specialisation/divisionoflabour Aprincipleofworkallocationandspecialisationinordertoconcentrateactivitiestoenablespecialisationof skillsandunderstandings,moreworkfocusandefficiency. authoritywithcorrespondingresponsibility Ifresponsibilitiesareallocatedthenthepostholderneedstherequisiteauthoritytocarrytheseout includingtherighttorequireothersintheareaofresponsibilitytoundertakeduties.Authoritystemsfrom: thatascribedfromthedelegationprocess(thejobholderisassignedtoactastheagentofthehigh authoritytowhomtheyreporthierarchy) allocationandpermissiontousethenecessaryresourcesneeded(budgets,assets,staff)tocarryout theresponsibilities. selectionthepersonhastheexpertisetocarryouttheresponsibilitiesandthepersonalqualitiesto winthesupportandconfidenceofothers. The R = A correspondence is important to understand. R = A enables accountability in the delegation process.WhodowecopewithsituationswhereR>A?ArethereworksituationswhereourR<A? "judgement demands highmoralcharacter,therefore,agoodleadershouldpossessandinfuseintothose aroundhimcouragetoacceptresponsibility.Thebestsafeguardagainstabuseofauthorityandweaknesson thepartofahighermanagerispersonalintegrityandparticularlyhighmoralcharacterofsuchamanager .....thisintegrity,isconferredneitherbyelectionnorownership."1916 A manager should never be given authority without responsibilityand also should never be given responsibilitywithouttheassociatedauthoritytogettheworkdone.

discipline The generalisation about discipline is that discipline is essential for the smooth running of a business and withoutitstandards,consistencyofaction,adherencetorulesandvaluesnoenterprisecouldprosper. "in an essence obedience, application, energy, behaviour and outward marks of respect observed in accordancewithstandingagreementsbetweenfirmsanditsemployees"1916

unityofcommand Theideaisthatanemployeeshouldreceiveinstructionsfromonesuperioronly.Thisgeneralisationstill holdsevenwhereweareinvolvedwithteamandmatrixstructureswhichinvolvereportingtomorethan onebossorbeingaccountabletoseveralclients.Thebasicconcernisthattensionsanddilemmasarise wherewereporttotwoormorebosses.OnebossmaywantX,theotherYandthesubordinateiscaught betweenthedevilandthedeepbluesea. unityofdirection Theunityofcommandideaofhavingonehead(chiefexecutive,cabinetconsensus)withagreepurposesand objectivesandoneplanforagroupofactivities)isclear. subordinationofindividualinteresttothegeneralinterest Fayol'slinewasthatoneemployee'sinterestsorthoseofonegroupshouldnotprevailovertheorganisation asawhole.Thiswouldsparkalivelydebateaboutwhodecidesthattheinterestsoftheorganisationasa wholeare.Ethicaldilemmasandmattersofcorporateriskandthebehaviourofindividual"chancers"are involvedhere.Fayol'sworkassumesasharedsetofvaluesbypeopleintheorganisationaunitarism wherethereasonsfororganisationalactivitiesanddecisionsareinsomewayneutralandreasonable. remunerationofstaff 10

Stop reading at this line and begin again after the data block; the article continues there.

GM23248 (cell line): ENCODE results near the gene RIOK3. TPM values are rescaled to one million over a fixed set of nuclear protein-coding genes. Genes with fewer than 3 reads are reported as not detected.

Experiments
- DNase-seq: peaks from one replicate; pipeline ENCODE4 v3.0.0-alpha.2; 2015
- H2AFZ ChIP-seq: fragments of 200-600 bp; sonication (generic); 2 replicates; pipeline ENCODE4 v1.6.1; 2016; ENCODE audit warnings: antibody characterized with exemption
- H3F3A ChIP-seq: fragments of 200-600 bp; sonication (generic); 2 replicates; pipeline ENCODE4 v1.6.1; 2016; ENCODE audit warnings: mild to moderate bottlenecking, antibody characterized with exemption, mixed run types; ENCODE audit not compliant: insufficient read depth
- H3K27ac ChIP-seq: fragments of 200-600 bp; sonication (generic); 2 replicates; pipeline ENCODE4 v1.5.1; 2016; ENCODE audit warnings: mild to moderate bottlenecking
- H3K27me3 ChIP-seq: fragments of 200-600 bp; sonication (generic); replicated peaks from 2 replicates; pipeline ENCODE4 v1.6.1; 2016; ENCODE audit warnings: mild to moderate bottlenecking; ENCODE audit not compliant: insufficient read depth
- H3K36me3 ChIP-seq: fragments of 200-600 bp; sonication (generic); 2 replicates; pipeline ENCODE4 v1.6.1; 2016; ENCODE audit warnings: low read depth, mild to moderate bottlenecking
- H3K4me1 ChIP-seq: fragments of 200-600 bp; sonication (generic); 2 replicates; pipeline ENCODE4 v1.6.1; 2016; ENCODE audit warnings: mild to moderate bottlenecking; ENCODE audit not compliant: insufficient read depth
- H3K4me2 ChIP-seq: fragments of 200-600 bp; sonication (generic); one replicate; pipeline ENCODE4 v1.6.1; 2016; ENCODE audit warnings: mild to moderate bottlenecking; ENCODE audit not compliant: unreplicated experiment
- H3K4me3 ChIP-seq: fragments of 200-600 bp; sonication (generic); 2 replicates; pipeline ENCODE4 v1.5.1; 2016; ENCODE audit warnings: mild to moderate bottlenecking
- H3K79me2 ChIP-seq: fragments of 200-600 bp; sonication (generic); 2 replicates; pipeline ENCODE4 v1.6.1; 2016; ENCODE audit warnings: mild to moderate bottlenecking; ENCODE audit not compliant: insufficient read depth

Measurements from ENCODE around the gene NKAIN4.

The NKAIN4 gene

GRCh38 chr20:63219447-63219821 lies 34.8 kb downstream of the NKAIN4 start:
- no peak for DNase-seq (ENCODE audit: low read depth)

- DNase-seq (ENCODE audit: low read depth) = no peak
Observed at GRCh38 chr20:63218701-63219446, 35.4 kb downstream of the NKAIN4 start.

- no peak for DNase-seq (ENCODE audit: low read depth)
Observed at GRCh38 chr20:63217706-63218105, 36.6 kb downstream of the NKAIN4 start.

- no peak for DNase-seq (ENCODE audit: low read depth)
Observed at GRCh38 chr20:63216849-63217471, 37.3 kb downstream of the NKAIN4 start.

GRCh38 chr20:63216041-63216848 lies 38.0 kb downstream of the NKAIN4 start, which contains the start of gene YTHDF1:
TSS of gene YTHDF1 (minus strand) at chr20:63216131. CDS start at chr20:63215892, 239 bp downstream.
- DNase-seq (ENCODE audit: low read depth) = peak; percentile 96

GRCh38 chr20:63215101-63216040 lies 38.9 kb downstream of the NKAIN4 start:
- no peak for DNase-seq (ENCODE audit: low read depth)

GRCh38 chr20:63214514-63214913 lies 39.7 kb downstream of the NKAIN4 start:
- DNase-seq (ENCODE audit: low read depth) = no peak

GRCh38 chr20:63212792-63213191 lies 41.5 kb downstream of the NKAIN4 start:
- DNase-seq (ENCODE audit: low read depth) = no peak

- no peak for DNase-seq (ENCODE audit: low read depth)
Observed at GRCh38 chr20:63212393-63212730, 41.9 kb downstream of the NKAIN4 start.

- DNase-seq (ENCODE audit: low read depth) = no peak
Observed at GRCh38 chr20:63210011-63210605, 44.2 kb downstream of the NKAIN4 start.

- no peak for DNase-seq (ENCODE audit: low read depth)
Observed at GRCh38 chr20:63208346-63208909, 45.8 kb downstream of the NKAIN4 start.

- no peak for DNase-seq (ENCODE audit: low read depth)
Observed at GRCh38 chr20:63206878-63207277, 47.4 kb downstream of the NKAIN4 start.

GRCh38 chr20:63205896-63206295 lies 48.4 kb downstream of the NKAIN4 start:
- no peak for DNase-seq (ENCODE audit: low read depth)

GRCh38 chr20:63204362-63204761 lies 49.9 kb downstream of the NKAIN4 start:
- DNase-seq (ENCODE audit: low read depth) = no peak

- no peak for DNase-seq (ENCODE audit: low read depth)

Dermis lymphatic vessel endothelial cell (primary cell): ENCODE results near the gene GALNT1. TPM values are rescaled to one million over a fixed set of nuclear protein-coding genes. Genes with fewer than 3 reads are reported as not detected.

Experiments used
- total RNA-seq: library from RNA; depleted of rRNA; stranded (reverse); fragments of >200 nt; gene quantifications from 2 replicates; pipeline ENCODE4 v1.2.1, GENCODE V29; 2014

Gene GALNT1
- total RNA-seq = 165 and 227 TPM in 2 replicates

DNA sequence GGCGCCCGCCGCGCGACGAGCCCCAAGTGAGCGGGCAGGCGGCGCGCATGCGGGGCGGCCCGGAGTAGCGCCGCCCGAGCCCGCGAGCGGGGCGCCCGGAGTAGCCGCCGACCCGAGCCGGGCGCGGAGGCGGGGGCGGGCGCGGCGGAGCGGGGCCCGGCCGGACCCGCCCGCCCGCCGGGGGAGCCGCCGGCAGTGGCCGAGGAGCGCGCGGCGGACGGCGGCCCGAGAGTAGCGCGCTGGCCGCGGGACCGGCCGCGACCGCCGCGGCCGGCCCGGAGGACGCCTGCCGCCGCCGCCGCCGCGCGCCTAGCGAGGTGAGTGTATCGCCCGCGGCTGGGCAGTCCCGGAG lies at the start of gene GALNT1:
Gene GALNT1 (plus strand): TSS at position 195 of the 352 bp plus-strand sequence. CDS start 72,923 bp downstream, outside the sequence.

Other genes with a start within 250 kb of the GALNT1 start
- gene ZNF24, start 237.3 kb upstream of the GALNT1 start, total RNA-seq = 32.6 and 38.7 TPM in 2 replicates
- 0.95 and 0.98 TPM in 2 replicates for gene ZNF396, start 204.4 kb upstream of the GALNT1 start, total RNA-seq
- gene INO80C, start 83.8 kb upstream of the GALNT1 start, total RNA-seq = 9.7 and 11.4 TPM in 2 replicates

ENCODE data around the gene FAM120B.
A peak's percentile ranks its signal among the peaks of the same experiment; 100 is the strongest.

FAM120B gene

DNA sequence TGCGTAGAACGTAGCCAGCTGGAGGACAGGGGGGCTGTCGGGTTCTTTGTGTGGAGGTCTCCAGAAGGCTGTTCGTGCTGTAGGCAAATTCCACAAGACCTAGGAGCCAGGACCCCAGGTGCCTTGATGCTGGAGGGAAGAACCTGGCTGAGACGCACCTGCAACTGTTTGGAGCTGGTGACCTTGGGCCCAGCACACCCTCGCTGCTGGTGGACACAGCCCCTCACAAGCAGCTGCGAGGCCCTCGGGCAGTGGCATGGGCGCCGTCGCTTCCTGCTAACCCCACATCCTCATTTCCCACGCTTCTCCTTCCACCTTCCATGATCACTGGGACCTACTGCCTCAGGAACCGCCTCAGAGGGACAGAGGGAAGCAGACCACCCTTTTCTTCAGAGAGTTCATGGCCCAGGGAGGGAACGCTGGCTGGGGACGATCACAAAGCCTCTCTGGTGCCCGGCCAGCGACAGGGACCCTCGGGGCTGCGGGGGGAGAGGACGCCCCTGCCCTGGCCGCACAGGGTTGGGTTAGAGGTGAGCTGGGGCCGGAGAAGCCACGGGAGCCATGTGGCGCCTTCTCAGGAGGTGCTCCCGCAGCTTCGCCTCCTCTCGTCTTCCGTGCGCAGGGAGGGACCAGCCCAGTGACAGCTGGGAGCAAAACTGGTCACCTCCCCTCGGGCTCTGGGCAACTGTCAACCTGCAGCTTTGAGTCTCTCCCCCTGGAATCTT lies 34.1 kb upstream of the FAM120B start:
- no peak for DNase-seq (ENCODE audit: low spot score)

" the price of services rendered. " 1916 The general principle is that levels of compensation should be "fair" and as far as possible afford satisfaction both to the staff and the firm (in terms of its cost structures and desire for profitability/surplus).

centralisation CentralisationforHFisessentialtotheorganisationandanaturalconsequenceoforganising.Thisissuedoes notgoawayevenwhereflatter,devolvedorganisationsoccur.Decentralisationisfrequentlycentralisaed decentralisation !!! The modes of control over the actions and results of devolved organisations are still mattersrequiringconsiderableattention. scalarchain/lineofauthority Thescalarchainofcommandofreportingrelationshipsfromtopexecutivetotheordinaryshopoperativeor driverneedstobesensible,clearandunderstood. order Thelevelofgeneralisationbecomesdifficultwiththisprinciple.Basicallyanorganisation"should"providean orderlyplaceforeachindividualmemberwhoneedstoseehowtheirrolefitsintotheorganisationandbe confident, able to predict the organisations behaviour towards them. Thus policies, rules, instructions and actions should be understandable and understood. Orderliness implies steady evolutionary movement ratherthanwild,anxietyprovoking,unpredictablemovement. equity Equity,fairnessandasenseofjustice"should"pervadetheorganisationinprincipleandpractice. stabilityoftenure Timeisneededfortheemployeetoadapttohis/herworkandperformiteffectively.Stabilityoftenure promotesloyaltytotheorganisation,itspurposesandvalues. initiative Atalllevelsoftheorganisationalstructure,zeal,enthusiasmandenergyareenabledbypeoplehavingthe scopeforpersonalinitiative.(Note:TomPetersrecommendationsinrespectofemployeeempowerment) espritdecorps HereFayolemphasisestheneedforbuildingandmaintainingofharmonyamongtheworkforce,teamwork andsoundinterpersonalrelationships.

In the same way that Alfred P Sloan, the executive head of General Motors reorganised the company into semi autonomous divisions in the 1920s, corporations undergoing reorganisation still apply "classical organisation" principlesverymuchinlinewithFayol'srecommendations.

Juran's view of Quality